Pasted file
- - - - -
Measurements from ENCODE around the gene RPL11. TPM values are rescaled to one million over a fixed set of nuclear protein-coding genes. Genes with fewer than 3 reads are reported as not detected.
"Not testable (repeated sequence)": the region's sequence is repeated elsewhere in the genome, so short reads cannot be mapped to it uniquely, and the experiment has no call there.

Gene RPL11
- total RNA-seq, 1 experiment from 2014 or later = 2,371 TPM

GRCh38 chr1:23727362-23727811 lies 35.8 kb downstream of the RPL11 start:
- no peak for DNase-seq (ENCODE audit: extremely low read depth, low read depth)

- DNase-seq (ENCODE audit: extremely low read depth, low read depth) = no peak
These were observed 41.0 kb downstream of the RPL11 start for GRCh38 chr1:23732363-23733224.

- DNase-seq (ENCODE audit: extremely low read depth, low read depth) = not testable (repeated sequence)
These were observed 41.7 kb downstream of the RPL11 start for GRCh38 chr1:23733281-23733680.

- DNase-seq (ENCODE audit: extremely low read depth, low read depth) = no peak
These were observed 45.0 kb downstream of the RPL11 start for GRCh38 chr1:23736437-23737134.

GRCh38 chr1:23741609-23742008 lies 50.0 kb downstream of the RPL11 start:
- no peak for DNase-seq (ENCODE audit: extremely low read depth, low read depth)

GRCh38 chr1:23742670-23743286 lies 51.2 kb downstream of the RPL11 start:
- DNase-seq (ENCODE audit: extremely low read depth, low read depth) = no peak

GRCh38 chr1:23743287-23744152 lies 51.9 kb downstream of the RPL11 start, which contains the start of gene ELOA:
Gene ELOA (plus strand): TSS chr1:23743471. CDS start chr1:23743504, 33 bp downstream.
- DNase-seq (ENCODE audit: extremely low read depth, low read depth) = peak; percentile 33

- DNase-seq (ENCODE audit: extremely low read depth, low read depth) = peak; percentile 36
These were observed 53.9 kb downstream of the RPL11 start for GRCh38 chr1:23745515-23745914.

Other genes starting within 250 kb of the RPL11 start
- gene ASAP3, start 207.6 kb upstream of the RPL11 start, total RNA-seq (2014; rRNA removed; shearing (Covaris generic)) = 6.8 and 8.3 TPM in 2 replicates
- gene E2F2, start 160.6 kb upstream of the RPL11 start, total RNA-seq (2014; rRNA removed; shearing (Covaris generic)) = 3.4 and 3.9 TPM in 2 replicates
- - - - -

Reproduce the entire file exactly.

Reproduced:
Measurements from ENCODE around the gene RPL11. TPM values are rescaled to one million over a fixed set of nuclear protein-coding genes. Genes with fewer than 3 reads are reported as not detected.
"Not testable (repeated sequence)": the region's sequence is repeated elsewhere in the genome, so short reads cannot be mapped to it uniquely, and the experiment has no call there.

Gene RPL11
- total RNA-seq, 1 experiment from 2014 or later = 2,371 TPM

GRCh38 chr1:23727362-23727811 lies 35.8 kb downstream of the RPL11 start:
- no peak for DNase-seq (ENCODE audit: extremely low read depth, low read depth)

- DNase-seq (ENCODE audit: extremely low read depth, low read depth) = no peak
These were observed 41.0 kb downstream of the RPL11 start for GRCh38 chr1:23732363-23733224.

- DNase-seq (ENCODE audit: extremely low read depth, low read depth) = not testable (repeated sequence)
These were observed 41.7 kb downstream of the RPL11 start for GRCh38 chr1:23733281-23733680.

- DNase-seq (ENCODE audit: extremely low read depth, low read depth) = no peak
These were observed 45.0 kb downstream of the RPL11 start for GRCh38 chr1:23736437-23737134.

GRCh38 chr1:23741609-23742008 lies 50.0 kb downstream of the RPL11 start:
- no peak for DNase-seq (ENCODE audit: extremely low read depth, low read depth)

GRCh38 chr1:23742670-23743286 lies 51.2 kb downstream of the RPL11 start:
- DNase-seq (ENCODE audit: extremely low read depth, low read depth) = no peak

GRCh38 chr1:23743287-23744152 lies 51.9 kb downstream of the RPL11 start, which contains the start of gene ELOA:
Gene ELOA (plus strand): TSS chr1:23743471. CDS start chr1:23743504, 33 bp downstream.
- DNase-seq (ENCODE audit: extremely low read depth, low read depth) = peak; percentile 33

- DNase-seq (ENCODE audit: extremely low read depth, low read depth) = peak; percentile 36
These were observed 53.9 kb downstream of the RPL11 start for GRCh38 chr1:23745515-23745914.

Other genes starting within 250 kb of the RPL11 start
- gene ASAP3, start 207.6 kb upstream of the RPL11 start, total RNA-seq (2014; rRNA removed; shearing (Covaris generic)) = 6.8 and 8.3 TPM in 2 replicates
- gene E2F2, start 160.6 kb upstream of the RPL11 start, total RNA-seq (2014; rRNA removed; shearing (Covaris generic)) = 3.4 and 3.9 TPM in 2 replicates